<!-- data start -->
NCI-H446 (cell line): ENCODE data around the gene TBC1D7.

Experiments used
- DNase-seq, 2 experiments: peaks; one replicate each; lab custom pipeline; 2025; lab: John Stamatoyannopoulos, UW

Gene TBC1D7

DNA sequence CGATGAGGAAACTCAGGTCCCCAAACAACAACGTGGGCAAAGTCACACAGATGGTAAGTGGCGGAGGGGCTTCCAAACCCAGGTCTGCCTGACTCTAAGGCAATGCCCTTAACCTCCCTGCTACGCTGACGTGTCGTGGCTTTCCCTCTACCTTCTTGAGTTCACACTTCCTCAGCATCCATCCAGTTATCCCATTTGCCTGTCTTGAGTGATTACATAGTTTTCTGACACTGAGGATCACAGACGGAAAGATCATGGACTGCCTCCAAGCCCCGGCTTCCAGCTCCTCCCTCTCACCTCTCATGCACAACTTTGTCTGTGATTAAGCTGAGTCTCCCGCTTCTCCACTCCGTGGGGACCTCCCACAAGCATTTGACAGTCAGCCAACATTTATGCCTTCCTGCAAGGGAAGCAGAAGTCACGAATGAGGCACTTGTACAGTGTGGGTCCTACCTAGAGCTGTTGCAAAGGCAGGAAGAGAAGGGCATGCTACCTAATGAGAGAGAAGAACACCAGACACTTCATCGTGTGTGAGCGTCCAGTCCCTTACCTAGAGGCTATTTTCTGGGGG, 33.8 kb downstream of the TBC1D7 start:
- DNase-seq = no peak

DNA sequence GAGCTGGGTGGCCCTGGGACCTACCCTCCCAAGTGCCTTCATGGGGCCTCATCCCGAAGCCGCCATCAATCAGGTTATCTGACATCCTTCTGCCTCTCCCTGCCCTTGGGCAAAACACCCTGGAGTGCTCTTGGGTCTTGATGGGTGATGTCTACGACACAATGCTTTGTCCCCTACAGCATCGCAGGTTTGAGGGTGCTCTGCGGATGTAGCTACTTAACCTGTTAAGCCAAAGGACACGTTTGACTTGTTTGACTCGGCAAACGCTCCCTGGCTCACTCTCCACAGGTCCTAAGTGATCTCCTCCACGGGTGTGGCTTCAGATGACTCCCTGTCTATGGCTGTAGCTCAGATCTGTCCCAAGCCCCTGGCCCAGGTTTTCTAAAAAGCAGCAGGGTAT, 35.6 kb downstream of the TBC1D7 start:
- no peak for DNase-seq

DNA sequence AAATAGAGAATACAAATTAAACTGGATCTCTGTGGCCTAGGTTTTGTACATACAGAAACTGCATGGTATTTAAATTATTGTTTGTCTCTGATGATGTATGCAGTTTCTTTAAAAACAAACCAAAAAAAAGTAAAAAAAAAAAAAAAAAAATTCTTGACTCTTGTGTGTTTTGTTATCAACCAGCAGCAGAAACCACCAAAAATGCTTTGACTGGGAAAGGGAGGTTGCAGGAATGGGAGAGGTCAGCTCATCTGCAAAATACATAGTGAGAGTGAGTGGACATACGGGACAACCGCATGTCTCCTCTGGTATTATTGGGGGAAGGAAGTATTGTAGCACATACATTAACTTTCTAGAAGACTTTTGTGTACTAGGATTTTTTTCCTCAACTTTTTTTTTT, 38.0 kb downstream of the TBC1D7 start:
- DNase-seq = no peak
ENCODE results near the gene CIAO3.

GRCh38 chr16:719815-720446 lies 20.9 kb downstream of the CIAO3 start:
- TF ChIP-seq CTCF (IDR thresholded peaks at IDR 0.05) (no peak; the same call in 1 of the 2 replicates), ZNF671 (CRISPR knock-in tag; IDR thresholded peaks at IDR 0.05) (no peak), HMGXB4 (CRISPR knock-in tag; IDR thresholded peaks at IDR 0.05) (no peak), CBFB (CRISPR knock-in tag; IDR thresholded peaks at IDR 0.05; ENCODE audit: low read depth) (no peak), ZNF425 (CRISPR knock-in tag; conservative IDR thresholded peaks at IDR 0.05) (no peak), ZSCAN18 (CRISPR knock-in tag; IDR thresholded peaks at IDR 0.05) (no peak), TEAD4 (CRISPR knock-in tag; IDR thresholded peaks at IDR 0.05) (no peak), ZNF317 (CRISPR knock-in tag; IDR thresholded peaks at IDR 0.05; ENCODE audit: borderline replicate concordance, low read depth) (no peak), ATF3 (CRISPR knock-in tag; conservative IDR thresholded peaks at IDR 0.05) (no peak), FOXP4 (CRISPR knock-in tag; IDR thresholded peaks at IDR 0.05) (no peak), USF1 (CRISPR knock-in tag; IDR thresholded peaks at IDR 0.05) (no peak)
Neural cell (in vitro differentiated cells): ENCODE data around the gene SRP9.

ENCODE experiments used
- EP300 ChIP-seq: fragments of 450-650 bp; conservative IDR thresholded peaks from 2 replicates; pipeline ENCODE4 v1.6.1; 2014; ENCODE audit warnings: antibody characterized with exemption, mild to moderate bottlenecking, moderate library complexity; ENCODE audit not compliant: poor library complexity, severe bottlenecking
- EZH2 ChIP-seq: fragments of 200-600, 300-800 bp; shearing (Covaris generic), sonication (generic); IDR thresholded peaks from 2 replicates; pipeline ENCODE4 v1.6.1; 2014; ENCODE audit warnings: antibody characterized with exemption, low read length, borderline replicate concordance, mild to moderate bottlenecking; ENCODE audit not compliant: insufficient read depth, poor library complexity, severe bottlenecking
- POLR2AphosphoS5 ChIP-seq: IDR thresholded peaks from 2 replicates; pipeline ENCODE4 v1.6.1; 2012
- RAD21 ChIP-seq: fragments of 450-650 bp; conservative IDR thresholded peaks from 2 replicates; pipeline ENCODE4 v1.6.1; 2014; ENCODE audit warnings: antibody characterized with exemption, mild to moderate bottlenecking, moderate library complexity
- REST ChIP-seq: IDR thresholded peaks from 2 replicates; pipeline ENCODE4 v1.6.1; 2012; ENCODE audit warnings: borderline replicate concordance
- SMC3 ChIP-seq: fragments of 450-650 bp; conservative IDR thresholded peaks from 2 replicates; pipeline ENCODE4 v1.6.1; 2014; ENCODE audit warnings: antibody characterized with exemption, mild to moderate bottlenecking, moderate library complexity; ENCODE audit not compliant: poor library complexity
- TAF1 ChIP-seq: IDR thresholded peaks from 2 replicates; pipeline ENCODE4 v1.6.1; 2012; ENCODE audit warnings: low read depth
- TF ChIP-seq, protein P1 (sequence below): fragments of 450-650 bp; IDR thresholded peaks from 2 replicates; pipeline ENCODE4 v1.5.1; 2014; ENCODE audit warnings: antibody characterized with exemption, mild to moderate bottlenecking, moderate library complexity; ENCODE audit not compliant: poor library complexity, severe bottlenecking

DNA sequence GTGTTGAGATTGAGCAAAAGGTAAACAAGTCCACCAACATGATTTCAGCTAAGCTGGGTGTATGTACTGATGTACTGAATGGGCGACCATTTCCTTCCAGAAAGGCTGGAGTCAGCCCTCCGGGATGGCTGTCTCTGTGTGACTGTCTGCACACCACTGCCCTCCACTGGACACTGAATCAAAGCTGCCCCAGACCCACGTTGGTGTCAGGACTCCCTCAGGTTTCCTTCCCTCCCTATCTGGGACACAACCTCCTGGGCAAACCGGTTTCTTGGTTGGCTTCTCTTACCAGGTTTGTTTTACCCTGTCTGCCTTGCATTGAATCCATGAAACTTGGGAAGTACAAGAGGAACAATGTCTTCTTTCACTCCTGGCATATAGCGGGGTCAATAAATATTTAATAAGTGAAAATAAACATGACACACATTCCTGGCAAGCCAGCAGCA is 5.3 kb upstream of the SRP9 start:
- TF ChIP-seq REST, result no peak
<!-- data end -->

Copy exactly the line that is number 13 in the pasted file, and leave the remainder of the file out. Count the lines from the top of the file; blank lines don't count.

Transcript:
- TF ChIP-seq CTCF (IDR thresholded peaks at IDR 0.05) (no peak; the same call in 1 of the 2 replicates), ZNF671 (CRISPR knock-in tag; IDR thresholded peaks at IDR 0.05) (no peak), HMGXB4 (CRISPR knock-in tag; IDR thresholded peaks at IDR 0.05) (no peak), CBFB (CRISPR knock-in tag; IDR thresholded peaks at IDR 0.05; ENCODE audit: low read depth) (no peak), ZNF425 (CRISPR knock-in tag; conservative IDR thresholded peaks at IDR 0.05) (no peak), ZSCAN18 (CRISPR knock-in tag; IDR thresholded peaks at IDR 0.05) (no peak), TEAD4 (CRISPR knock-in tag; IDR thresholded peaks at IDR 0.05) (no peak), ZNF317 (CRISPR knock-in tag; IDR thresholded peaks at IDR 0.05; ENCODE audit: borderline replicate concordance, low read depth) (no peak), ATF3 (CRISPR knock-in tag; conservative IDR thresholded peaks at IDR 0.05) (no peak), FOXP4 (CRISPR knock-in tag; IDR thresholded peaks at IDR 0.05) (no peak), USF1 (CRISPR knock-in tag; IDR thresholded peaks at IDR 0.05) (no peak)